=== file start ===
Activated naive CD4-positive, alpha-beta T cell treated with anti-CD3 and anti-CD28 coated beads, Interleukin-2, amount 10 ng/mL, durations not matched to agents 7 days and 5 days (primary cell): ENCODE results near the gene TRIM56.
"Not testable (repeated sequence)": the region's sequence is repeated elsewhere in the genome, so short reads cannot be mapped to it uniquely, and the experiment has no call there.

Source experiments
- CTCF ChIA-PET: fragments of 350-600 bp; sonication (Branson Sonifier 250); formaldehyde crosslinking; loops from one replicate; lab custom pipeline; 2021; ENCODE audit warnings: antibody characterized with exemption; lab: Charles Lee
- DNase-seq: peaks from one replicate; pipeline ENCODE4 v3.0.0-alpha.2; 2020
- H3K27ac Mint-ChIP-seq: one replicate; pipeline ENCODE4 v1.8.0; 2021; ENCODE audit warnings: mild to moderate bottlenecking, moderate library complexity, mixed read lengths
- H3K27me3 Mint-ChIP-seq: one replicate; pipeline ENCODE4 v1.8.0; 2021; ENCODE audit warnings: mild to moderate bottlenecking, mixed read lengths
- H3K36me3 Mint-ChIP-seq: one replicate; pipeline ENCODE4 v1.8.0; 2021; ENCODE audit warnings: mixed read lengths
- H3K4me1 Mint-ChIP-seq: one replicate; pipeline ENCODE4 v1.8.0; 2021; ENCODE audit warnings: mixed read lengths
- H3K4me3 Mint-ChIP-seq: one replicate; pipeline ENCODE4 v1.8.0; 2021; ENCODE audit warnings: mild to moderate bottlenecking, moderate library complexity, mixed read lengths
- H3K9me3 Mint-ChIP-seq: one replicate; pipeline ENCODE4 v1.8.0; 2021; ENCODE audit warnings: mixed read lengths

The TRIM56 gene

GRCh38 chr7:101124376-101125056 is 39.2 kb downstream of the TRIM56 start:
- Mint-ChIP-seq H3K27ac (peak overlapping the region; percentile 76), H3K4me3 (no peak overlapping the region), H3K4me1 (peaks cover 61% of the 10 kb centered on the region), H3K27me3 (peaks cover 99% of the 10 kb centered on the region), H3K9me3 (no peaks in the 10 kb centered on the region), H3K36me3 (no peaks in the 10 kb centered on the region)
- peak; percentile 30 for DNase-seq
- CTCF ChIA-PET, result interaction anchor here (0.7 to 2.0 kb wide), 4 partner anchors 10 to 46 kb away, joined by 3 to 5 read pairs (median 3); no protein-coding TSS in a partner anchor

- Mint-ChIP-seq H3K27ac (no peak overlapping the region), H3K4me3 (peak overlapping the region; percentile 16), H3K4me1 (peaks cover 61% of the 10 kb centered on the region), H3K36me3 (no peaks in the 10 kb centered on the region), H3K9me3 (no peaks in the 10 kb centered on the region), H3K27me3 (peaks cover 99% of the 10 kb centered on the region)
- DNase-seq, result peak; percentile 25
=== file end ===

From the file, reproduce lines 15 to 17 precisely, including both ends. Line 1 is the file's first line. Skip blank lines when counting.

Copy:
- peak; percentile 30 for DNase-seq
- CTCF ChIA-PET, result interaction anchor here (0.7 to 2.0 kb wide), 4 partner anchors 10 to 46 kb away, joined by 3 to 5 read pairs (median 3); no protein-coding TSS in a partner anchor

- Mint-ChIP-seq H3K27ac (no peak overlapping the region), H3K4me3 (peak overlapping the region; percentile 16), H3K4me1 (peaks cover 61% of the 10 kb centered on the region), H3K36me3 (no peaks in the 10 kb centered on the region), H3K9me3 (no peaks in the 10 kb centered on the region), H3K27me3 (peaks cover 99% of the 10 kb centered on the region)